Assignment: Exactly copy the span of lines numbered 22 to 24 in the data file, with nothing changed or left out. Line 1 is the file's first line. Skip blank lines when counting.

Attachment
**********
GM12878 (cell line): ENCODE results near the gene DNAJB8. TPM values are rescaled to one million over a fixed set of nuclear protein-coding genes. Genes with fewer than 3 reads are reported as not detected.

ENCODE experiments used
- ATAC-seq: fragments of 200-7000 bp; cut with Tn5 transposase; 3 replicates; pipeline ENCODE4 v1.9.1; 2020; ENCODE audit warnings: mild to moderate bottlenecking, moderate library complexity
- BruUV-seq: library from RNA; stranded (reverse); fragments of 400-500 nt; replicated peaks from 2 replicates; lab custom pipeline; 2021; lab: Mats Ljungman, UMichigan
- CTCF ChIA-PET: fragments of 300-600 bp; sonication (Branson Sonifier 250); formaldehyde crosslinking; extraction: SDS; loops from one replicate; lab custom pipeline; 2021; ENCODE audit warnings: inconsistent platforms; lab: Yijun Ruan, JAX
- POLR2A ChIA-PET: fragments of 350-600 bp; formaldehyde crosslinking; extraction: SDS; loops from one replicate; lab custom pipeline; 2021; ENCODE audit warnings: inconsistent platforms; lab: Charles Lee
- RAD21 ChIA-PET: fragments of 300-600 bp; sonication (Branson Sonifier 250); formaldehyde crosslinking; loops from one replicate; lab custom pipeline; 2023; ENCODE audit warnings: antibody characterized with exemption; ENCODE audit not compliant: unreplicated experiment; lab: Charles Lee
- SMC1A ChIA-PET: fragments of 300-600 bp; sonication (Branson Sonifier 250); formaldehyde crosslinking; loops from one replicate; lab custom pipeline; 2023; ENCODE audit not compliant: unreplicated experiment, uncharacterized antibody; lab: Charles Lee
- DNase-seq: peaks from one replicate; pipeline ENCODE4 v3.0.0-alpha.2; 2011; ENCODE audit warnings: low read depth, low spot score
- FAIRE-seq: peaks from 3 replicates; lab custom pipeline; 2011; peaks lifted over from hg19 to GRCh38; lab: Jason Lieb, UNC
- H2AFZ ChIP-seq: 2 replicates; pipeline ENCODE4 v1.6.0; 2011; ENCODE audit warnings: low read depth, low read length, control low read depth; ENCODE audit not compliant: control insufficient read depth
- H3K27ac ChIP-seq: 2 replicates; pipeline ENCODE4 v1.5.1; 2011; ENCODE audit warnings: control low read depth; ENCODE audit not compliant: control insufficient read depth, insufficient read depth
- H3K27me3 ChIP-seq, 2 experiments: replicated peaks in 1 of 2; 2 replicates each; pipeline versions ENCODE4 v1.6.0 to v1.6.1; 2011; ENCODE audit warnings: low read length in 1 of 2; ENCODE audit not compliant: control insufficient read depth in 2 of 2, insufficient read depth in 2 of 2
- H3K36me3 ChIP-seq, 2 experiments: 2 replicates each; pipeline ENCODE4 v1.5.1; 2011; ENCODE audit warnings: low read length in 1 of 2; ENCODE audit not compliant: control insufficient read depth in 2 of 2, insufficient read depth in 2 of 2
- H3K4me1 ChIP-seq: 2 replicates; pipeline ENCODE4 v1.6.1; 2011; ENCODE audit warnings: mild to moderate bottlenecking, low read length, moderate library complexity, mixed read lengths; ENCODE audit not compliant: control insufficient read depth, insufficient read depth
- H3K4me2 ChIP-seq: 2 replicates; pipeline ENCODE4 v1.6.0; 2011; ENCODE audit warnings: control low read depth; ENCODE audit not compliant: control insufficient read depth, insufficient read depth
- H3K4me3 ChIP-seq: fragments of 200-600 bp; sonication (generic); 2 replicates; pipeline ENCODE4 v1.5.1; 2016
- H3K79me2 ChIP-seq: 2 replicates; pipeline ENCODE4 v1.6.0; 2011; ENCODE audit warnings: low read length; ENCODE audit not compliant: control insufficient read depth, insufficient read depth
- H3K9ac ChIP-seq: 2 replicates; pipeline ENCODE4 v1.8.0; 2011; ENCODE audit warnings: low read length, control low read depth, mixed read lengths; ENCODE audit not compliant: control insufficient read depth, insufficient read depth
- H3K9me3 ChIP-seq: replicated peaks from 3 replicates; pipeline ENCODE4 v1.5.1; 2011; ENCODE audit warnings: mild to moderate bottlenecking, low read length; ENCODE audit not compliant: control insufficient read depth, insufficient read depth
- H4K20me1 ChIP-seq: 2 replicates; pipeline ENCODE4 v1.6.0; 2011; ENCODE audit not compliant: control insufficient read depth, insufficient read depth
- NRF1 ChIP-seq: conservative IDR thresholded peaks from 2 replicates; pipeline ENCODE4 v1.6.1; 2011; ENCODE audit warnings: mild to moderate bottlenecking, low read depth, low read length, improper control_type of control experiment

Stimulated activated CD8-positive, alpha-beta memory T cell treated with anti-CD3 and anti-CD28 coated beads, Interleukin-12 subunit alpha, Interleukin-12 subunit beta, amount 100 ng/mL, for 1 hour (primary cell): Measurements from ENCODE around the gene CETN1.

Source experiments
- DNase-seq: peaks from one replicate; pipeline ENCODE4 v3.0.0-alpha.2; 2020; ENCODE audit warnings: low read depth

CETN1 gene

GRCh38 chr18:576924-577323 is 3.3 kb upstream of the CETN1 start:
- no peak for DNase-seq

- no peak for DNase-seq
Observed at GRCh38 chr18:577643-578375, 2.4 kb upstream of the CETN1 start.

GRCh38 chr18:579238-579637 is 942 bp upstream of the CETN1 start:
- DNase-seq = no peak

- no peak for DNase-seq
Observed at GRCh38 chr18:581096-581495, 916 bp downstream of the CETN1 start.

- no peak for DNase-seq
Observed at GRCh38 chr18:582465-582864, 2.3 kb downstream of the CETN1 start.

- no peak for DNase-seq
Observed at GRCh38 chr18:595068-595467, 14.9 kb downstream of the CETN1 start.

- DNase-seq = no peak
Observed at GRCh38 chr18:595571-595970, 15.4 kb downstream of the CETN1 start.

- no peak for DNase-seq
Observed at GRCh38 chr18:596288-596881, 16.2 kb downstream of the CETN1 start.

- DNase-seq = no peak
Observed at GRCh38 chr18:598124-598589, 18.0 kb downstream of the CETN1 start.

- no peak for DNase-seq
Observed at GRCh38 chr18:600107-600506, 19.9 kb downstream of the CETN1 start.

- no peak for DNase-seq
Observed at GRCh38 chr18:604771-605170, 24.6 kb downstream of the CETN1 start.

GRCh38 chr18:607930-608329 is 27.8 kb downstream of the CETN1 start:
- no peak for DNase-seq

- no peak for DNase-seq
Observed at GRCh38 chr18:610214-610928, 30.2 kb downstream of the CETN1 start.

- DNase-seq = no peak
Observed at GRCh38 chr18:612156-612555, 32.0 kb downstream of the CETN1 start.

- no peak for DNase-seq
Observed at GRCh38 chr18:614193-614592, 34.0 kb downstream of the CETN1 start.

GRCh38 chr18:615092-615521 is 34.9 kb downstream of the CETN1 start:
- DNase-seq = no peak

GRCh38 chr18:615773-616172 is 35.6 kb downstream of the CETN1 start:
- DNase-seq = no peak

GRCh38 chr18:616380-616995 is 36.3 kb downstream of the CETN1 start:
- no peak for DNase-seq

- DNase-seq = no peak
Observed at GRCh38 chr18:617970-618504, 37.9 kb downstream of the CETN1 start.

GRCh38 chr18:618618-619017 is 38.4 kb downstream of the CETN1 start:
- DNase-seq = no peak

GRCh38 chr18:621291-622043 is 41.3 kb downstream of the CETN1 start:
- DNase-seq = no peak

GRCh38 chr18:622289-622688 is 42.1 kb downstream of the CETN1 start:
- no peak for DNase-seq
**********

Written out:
- NRF1 ChIP-seq: conservative IDR thresholded peaks from 2 replicates; pipeline ENCODE4 v1.6.1; 2011; ENCODE audit warnings: mild to moderate bottlenecking, low read depth, low read length, improper control_type of control experiment

Stimulated activated CD8-positive, alpha-beta memory T cell treated with anti-CD3 and anti-CD28 coated beads, Interleukin-12 subunit alpha, Interleukin-12 subunit beta, amount 100 ng/mL, for 1 hour (primary cell): Measurements from ENCODE around the gene CETN1.

Source experiments